Marnie is one of those Hitchcock movies about which there is a pretty wide range of opinions.
It was a real critical failure when it was released. Probably because Hitch brought a lot of his themes to the surface—for example we get Sean Connery (Mark Rutland) as the male who blackmails the beautiful thief Marnie, (Tippi Hedren) into marriage. Right off the bat we have the two leads as very unlikable people (and there is more about them both that I won’t go into since you have not seen the movie) engaged in a sexual power struggle (typical for Hitch, but this is usually a bit more under the surface).
This movie, at least for me, is one of Hitchcock’s most deeply dark and disturbing movies. The plot is not that believable (as is true in many of his films), but the characterization of the protagonists is spot on.
Early in the film you can see one of the great achievements in cinematography combined with suspense as Marnie and a cleaning woman peruse their parallel paths and tasks.
I love this movie and consider it a masterpiece, but a great many consider it a failure.
Scary... having seen Marnie on TCM Sunday night, I was thinking about posting this topic just as my eyes came across the thread.
I know the film has become well regarded, and I can recognize the technical ambition and great characterizations. My hopes were high as it became clear that the two characters were almost equally disturbed, and the office theft scene that starts in the bathroom would fit into one of Hitchcock's best films. (I agree with everything you said, Lew, until your last sentence.)
I just don't see how the flashes of genius overcome the unintentional laughs in this movie. Almost every dramatic peak had me laughing, and I am not one to laugh at movies, let alone Hitchcock movies.
Some examples: -The editing of the horse crashing -Zooming in and out on the cash in the safe -The oft repeated "Oh, mama!" (Hedren really had to go out on a limb for these scenes.) -Marnie's near-instant breakdown during the free association -Extremely obvious matte paintings (intentional?)
I guess the question is, to loosely quote Whedon, since Hitchcock's subtext became text, what's the new subtext? It's possible I was not prepared to look at this film in the correct light. I've been unable to find a detailed defense from a fan. Maltin's guide, for instance, just says that there's "more than meets the eye." Okay...
Kael says "Hitchcock scraping bottom," which at the moment seems more reasonable to me. It's very engaging and I wouldn't mind watching it again, but it practically defines "misfire" since it definitely fires.
It's the same master who did many of Hitch's latter films, the late great Albert Whitlock. I'm not sure if they were meant to be "obvious" as much as they were meant to convey a sense of the sureality that the characters lived under.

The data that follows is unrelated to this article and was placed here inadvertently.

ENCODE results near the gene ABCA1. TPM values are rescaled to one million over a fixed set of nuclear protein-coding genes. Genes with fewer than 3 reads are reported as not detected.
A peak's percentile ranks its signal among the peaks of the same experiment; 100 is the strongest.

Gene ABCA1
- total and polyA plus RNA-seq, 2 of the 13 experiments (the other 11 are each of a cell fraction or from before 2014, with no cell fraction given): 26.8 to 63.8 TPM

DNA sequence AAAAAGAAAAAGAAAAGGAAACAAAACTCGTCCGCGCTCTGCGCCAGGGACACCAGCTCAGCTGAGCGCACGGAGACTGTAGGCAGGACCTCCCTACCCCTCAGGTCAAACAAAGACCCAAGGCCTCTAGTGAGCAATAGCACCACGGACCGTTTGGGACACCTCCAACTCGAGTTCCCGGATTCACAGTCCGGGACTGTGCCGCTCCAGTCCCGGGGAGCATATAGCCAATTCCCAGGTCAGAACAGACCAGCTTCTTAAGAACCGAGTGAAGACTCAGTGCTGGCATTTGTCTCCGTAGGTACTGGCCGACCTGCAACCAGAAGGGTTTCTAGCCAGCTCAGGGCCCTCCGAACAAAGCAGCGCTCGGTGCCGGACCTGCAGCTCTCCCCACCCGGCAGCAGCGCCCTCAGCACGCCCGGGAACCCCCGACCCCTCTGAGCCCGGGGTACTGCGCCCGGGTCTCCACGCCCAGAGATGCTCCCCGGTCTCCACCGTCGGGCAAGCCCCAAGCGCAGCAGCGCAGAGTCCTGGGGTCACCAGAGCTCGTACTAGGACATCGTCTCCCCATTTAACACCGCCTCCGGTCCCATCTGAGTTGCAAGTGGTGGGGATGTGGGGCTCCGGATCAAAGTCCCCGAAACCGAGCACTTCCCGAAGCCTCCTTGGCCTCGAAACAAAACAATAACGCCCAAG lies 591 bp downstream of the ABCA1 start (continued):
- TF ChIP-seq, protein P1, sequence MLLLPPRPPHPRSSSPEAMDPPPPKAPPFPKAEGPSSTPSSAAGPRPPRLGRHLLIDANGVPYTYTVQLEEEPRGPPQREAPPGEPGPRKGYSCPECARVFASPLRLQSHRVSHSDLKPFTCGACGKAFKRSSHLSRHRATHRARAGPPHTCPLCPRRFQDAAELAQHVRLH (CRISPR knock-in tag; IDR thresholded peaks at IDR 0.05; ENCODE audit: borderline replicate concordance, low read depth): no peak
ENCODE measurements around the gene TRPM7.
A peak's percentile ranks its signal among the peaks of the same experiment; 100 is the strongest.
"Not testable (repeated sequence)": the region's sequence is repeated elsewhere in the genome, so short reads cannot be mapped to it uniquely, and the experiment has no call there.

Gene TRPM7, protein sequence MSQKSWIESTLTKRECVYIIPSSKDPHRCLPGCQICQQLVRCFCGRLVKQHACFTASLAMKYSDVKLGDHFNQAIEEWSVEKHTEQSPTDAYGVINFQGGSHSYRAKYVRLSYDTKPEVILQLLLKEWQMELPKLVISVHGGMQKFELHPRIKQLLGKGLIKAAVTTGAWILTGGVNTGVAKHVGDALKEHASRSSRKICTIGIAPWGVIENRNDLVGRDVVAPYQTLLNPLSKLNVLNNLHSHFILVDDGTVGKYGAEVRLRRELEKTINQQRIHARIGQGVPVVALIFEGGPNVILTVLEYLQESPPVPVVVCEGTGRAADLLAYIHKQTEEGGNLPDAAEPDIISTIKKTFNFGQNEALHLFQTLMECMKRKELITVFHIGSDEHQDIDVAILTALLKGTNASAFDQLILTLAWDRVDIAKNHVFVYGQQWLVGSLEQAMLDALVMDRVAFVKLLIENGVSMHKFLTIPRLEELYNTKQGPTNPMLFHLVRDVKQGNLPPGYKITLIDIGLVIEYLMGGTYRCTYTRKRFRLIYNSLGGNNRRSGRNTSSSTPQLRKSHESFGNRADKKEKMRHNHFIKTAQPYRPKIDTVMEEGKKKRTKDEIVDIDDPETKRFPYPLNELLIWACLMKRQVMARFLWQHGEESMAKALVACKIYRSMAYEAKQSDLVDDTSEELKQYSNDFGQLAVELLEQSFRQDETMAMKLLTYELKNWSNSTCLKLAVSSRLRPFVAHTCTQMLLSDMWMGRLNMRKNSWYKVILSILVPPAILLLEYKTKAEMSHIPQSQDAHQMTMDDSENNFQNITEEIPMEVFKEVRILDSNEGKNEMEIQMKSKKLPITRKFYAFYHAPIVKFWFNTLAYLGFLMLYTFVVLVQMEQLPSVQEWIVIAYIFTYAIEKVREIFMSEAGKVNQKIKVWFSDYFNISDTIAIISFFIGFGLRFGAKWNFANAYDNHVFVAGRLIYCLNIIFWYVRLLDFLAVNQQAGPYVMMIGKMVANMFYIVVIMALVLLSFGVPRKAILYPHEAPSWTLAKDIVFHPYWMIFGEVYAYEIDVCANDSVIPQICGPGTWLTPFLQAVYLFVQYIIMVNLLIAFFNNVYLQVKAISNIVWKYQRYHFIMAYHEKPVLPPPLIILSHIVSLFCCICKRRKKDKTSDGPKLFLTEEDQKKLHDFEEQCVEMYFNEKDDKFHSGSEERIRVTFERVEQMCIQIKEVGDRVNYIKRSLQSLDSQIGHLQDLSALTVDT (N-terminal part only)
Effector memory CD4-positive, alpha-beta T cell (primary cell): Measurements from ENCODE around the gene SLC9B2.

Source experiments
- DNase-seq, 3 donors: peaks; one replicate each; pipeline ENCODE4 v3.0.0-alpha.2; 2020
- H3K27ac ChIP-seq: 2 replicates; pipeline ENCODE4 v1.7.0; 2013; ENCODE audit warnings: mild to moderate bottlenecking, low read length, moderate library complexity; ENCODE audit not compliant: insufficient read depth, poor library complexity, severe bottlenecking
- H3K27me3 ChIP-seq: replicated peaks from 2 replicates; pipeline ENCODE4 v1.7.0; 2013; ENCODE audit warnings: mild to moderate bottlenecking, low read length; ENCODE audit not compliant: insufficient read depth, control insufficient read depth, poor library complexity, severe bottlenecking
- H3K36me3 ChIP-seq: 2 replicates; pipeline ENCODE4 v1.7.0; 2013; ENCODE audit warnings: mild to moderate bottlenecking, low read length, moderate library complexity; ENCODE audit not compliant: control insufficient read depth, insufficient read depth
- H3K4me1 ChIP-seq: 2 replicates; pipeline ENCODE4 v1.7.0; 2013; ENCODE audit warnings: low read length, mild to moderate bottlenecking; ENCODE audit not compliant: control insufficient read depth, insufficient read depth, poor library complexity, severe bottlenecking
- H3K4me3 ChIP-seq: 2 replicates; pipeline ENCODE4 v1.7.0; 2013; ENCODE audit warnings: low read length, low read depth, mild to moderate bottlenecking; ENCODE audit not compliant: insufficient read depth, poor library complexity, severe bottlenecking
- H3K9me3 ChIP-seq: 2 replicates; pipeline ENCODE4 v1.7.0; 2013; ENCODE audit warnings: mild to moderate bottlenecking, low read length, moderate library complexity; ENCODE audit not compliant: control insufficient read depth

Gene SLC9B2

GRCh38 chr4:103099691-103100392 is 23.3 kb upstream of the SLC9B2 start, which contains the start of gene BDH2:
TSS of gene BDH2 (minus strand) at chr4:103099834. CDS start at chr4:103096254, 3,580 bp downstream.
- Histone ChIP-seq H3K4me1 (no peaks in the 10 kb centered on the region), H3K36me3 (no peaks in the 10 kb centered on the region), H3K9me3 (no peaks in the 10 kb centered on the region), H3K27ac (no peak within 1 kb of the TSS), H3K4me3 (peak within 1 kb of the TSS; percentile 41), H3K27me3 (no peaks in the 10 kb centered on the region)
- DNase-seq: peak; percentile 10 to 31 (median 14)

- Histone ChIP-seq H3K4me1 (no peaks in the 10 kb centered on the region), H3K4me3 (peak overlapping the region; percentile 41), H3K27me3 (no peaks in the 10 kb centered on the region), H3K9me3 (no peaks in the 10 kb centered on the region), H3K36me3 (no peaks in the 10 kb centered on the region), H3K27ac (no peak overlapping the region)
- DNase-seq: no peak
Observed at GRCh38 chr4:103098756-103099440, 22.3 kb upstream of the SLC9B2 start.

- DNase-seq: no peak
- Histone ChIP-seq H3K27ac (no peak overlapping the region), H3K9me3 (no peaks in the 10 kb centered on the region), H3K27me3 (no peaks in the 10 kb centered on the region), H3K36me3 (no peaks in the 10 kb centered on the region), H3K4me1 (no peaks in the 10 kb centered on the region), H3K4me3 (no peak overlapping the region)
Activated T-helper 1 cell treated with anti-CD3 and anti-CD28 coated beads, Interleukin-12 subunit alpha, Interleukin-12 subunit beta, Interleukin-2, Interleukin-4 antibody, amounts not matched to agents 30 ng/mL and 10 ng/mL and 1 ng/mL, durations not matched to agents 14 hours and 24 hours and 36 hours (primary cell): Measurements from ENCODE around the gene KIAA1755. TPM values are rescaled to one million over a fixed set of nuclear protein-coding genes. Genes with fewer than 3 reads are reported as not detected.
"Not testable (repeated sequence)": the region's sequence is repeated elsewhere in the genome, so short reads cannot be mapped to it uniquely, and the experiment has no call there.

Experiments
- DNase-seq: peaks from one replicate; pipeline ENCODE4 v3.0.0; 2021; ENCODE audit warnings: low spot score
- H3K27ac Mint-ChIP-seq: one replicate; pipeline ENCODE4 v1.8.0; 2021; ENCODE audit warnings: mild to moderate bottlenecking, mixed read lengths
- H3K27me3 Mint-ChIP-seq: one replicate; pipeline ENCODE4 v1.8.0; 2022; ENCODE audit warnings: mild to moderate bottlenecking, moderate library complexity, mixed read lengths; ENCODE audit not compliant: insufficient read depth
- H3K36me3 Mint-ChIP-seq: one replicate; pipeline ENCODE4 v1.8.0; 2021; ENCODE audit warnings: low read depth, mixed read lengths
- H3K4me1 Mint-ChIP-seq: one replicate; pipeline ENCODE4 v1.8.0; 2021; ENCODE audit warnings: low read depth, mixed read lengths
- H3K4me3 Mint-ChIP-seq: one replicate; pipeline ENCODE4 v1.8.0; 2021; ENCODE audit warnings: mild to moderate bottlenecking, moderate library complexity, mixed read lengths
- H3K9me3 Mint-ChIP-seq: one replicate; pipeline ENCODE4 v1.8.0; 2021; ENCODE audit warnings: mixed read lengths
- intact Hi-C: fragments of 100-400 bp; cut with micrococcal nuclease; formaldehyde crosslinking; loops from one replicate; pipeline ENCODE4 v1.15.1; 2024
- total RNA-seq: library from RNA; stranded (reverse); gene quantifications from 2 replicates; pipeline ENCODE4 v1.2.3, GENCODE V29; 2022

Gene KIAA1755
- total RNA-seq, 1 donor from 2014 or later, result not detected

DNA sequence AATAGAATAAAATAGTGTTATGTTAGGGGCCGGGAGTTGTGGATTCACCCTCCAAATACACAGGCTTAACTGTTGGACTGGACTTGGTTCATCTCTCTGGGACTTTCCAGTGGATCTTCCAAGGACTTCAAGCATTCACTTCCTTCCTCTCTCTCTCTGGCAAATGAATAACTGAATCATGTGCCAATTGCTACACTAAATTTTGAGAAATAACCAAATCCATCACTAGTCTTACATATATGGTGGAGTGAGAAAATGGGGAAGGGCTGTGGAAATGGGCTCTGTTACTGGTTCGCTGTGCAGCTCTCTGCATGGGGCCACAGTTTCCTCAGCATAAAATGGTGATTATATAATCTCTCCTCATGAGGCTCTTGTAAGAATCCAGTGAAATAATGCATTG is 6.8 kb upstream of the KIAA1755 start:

I don't think the film is top tier Hitchcock, but's it good enough to be second tier. It's certainly not bottom tier. One can only speculate, but I believe if Grace Kelly had done this film (like both she and Hitchcock wanted), it would have been a subtly different and better film.
i'm currently doing a tivo wishlist on hitchock, so i'm getting to see a lot of his movies. most of them i like quite a bit, but marnie was a tough watch. i pretty much forced myself to finish it ... just to see what happens.
the movie just seemed to drag. i got what connery was trying to do from the very start, but it just seemed so ... "odd" ... in the way he executed his plan.
i guess i just didn't buy into the story.
on a side note, i just saw strangers on a train. now that's a good flick!
That's pretty much the impression I had. Also, the movie seemed like a patchwork of scenes he's done before in past movies. I had trouble finding anything reasonably new and exciting. Even the after-hours safe scene appeared a bit forced.
‘Marnie’ (1964): Perhaps Hitchcock’s Most Underrated Masterpiece?
Marnie is understandable for its underappreciated status. When the film was released in 1964, audiences back then who was looking for the same style and approach in Hitchcock’s films prior to this one - i.e. Psycho (1960) and The Birds (1963), they simply were unprepared for the depth and complexity of the film’s non-mainstream and non-conventional style.
Marnie is a dialogue driven, character and psychological study of a woman with suppressed childhood memories. Hitchcock uses a lot of metaphors and color symbolism throughout the film. Part of Marnie’s lack of acceptance when it was initially released in 1964 may be attributed primarily for its disturbing storylines – a questionable rape scene and sexual promiscuity. These types of storylines may be more acceptable to today’s audiences.